The Community-Based Health and First Aid (CBHFA) approach empowers volunteers and communities to take charge of their own health. Using simple tools adapted to local contexts, communities are mobilised to address and prioritise their health needs. CBHFA works far beyond simply teaching people first aid techniques, it also addresses health needs related to maternal and child health, urban health risks, water and sanitation and hygiene promotion among many others. Supporters and partners in the delivery of CBHFA programmes include the Danish Red Cross, German Red Cross, Italian Red Cross, French Red Cross and the International Committee of the Red Cross and Red Crescent.
In the Jordan context, there are currently more than 634,000 registered Syrian refugees in the country, which places strain on the existing health care system. Lack of knowledge about where to access health care, and poor knowledge on prevention of health conditions and diseases, are compounded by a low number of community health volunteers for every registered Syrian refugee. Community Health activities ensure that beneficiaries have access to health information which contributes to improved health practices.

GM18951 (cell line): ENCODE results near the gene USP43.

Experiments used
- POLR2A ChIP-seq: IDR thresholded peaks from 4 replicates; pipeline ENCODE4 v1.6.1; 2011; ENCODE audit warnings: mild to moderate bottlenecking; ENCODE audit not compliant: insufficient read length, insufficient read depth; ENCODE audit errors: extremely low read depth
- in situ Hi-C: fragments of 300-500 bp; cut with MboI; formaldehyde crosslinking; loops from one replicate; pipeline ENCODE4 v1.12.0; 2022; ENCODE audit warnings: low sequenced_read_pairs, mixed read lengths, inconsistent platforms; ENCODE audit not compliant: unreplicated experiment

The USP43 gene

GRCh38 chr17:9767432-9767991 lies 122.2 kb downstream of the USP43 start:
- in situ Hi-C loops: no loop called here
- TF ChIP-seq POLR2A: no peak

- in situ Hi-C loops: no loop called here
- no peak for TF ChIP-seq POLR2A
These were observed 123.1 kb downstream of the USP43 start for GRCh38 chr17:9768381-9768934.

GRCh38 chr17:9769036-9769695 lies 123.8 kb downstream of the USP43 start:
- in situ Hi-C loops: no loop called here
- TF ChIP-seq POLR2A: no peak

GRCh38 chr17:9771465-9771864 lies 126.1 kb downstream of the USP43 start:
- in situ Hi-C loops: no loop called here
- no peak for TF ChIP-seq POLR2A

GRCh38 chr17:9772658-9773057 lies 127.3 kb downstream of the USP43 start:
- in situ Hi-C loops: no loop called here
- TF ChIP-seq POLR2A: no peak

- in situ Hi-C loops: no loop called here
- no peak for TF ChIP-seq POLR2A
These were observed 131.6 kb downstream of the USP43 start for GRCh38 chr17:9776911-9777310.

JNRCS’ Community Based Health and First Aid programme was first implemented at the start of 2014 with the support of the Japanese government. Since then, more than 30 staff and volunteers have been trained as trainers, and over 100 volunteers have been trained in various health topics.
Training provided to CBHFA volunteers in 2016 have included:
- CBHFA Induction Course - Modules 1,2 &3
- Non-Communicable Diseases (NCDs)
- Violence Prevention
- Minor health topics (immunisations, respiratory infections and personal hygiene etc.)
- First Aid
- Behaviour Change & Communication skills
- Home visits for new-born babies, antenatal & postnatal care, family planning and Infant and Young Child Feeding (IYCF)
- Gender & Diversity awareness
- Psychological first aid and referrals
- Supportive supervision of volunteers (to JRCS staff and volunteer leaders)
- Behaviour change & communication skills (to JRCS staff and volunteer leaders)
To date of 55,000 beneficiaries (50% Syrian and 65% women) have been reached with health information through the CBHFA volunteers in 5 different Governorates. Health information has been disseminated through a variety of mechanisms such as community campaigns, school visits, community meetings, group discussions and home visits. The major topics covered in the Health Awareness sessions by our volunteers are:
- Heart disease
- Respiratory infections
- Violence Prevention, Gender Based Violence, Child Protection